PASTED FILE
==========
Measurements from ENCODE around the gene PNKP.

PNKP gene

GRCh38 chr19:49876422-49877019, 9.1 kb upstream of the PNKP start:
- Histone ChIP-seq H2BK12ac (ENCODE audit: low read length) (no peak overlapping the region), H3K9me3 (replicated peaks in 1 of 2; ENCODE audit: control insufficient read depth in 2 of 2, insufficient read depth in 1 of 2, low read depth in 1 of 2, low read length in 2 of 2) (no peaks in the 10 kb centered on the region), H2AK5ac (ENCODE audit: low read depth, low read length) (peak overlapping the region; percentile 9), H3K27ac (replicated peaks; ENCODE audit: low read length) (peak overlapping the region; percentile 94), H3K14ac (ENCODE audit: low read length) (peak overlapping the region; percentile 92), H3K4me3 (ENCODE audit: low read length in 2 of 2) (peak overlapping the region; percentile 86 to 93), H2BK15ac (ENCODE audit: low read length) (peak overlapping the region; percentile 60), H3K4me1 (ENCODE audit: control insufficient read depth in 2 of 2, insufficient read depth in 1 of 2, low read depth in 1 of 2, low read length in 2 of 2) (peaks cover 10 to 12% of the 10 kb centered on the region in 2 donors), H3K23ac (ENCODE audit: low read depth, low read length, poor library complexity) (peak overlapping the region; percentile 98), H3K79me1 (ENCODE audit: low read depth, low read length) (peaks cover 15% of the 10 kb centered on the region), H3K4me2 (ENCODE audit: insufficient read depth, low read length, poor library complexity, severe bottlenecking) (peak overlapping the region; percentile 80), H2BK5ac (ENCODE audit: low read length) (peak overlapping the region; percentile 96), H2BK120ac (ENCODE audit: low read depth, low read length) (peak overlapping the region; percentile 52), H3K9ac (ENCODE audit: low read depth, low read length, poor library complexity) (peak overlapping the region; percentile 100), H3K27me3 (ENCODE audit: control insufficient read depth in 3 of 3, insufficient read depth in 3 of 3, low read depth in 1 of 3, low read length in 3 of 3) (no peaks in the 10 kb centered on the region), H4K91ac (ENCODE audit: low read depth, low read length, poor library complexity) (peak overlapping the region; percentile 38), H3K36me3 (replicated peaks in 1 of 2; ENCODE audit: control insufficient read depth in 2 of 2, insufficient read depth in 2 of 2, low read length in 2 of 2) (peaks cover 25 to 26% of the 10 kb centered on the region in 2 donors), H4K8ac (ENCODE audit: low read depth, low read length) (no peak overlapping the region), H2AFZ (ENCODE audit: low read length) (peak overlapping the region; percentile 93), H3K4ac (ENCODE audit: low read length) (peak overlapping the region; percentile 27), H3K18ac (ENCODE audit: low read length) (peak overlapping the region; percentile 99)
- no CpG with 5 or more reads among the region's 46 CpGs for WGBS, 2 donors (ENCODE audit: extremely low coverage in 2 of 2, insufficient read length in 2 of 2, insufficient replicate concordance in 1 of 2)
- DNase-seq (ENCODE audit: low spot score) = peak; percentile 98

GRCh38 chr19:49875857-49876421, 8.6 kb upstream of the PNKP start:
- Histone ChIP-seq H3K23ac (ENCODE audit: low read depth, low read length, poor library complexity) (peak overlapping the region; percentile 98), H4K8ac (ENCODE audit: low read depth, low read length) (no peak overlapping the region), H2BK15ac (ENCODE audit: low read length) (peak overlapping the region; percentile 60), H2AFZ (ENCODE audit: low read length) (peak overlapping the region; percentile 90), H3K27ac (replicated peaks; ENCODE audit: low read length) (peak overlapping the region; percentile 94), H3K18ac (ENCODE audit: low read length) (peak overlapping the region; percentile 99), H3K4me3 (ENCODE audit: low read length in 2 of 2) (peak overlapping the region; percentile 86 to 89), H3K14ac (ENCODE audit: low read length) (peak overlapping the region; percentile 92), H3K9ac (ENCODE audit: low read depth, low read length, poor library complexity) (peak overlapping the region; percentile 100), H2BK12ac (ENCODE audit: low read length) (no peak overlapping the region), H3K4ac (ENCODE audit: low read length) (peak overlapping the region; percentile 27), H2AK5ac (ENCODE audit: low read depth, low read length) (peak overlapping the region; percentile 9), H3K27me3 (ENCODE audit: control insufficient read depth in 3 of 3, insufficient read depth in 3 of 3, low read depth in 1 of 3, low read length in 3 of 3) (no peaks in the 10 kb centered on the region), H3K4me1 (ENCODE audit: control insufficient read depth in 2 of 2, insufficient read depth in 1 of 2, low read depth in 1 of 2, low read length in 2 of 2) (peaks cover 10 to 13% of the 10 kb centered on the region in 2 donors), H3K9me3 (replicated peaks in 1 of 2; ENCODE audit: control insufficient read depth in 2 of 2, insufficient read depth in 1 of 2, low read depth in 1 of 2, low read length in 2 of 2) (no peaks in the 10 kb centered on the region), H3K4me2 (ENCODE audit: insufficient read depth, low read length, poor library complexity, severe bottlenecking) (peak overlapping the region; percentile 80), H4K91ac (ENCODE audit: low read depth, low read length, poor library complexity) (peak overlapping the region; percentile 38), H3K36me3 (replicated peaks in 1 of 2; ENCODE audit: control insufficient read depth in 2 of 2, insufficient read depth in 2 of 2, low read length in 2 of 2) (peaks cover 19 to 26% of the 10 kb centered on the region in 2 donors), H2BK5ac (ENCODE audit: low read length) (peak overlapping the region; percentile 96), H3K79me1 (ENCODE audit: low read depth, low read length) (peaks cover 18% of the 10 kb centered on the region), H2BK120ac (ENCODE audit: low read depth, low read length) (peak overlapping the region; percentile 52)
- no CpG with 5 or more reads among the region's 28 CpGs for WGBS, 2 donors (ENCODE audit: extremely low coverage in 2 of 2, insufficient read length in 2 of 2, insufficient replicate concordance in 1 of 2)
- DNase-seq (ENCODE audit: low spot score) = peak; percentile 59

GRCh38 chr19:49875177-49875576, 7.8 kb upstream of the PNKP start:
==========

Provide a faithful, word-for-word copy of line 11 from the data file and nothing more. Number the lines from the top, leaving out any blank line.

GRCh38 chr19:49875177-49875576, 7.8 kb upstream of the PNKP start: